As things stand at the moment, the US and France will try to exploit the situation to their advantage. One option for them might be to prepare a Security Council resolution based on the very recent Moscow-Washington deal on a framework and timeline to eliminate Syria’s chemical weapons, but incorporating a slew of harsh additional conditions, an alleged non-compliance with which will then apparently justify US military action.

However, such an attempt, if made, will not be a cakewalk. The UN Charter does not permit military strikes in the name of “humanitarian intervention”. Moreover, Russian foreign minister Sergey Lavrov has stated that his country will provide the UN Security Council with data proving that the chemical weapons near Damascus were used by the opposition. The world body is thus all set to witness an intense debate on war and peace.

While consistently opposing US war designs – overt or covert, with UN sanction or without – we do recognise that the Syrian people have their own reasons to fight for change. Since the adoption in 2006 of sweeping economic reforms, including austerity measures, wage freeze and privatization, unemployment has worsened and living standards have deteriorated. The aspiration for democracy and pluralism that respects individual liberty and social diversity is also palpable among large sections of the people.

The ongoing civil war in Syria has already exacted an enormous human cost, with thousands killed and hundreds of thousands of people rendered homeless. It is one thing for the international community to intervene diplomatically through the UN to help restore peace and normalcy in the strife-torn country and facilitate a political solution, but unilateral American military intervention will only cripple Syria further and subject the Syrian people to a prolonged state of far greater misery and insecurity.

From Afghanistan and Iraq to Egypt and Libya, there are examples galore to show that American intervention and democracy cannot go together. If the Syrian rebels have any concern for the future of their country, they should fight their own battle and reject all kinds of American intervention or assistance.

Popular masses across the world should also remain vigilant and resolutely oppose any US move to further destabilise the situation in the Middle East by military aggression or other means. Manmohan Singh has said that India would oppose any military action against Syria if it was undertaken without UN authorisation, implying that New Delhi will support such action if it is authorised by the Security Council. This is absolutely unacceptable. The peace-loving people of India, while opposing the war-crazy US, must warn the Indian government against extending any kind of support to the US-led war campaign in Syria and elsewhere.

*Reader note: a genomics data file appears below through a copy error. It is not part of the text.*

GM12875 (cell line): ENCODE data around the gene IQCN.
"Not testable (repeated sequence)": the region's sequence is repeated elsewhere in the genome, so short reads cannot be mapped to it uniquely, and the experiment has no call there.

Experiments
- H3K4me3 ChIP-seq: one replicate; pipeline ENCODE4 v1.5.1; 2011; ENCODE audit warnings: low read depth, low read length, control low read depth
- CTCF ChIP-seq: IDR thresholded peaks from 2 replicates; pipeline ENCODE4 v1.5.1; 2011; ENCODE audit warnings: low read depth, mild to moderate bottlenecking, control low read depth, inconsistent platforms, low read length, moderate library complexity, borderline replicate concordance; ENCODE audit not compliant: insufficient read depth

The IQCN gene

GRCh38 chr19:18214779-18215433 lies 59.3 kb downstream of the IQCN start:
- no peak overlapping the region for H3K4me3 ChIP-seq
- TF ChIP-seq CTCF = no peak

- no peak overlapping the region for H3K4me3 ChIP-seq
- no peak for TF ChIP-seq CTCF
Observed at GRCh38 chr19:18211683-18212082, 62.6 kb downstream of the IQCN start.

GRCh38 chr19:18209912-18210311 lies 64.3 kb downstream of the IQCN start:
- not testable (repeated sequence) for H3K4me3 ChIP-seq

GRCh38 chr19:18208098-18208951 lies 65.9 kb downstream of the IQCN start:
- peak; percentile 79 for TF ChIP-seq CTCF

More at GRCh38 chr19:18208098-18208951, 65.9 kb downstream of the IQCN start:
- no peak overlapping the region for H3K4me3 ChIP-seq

Box matter

CPI(ML) holds Protest against US Aggression on Syria

Communist Party of India (Marxist-Leninist) Liberation observed 9 September as a day of protests nationally against imminent war threat on Syria by Obama administration. September 9th was the day Obama was trying to convince the American Senate for aggression on Syria. The Party called upon all left and democratic forces to come out against this imperialist aggression against Syria and force the Indian Government to oppose US designs, instead of succumbing to the strategic subservience to US imperialism, as successive Indian governments have failed to oppose the war in Afghanistan and Iraq.

A militant protest against US war aggression was organised in Bhubaneshwar, capital of Odisha. This was addressed by Party’s General Secretary Dipankar Bhattacharya and leaders of the Odisha state committee as well as AICCTU national executive members present in Bhubaneshwar for a meeting.

Protests were held throughout Bihar, UP, Jharkhand, West Bengal, Tamil Nadu, Puducherry and Uttarakhand as a part of nationwide day of protest. In the national capital Delhi, party activists and members of Inquilabi Mazdoor Kendra, Jan Sanskriti Manch, TUCI and PDFI demonstrated at Jantar Mantar.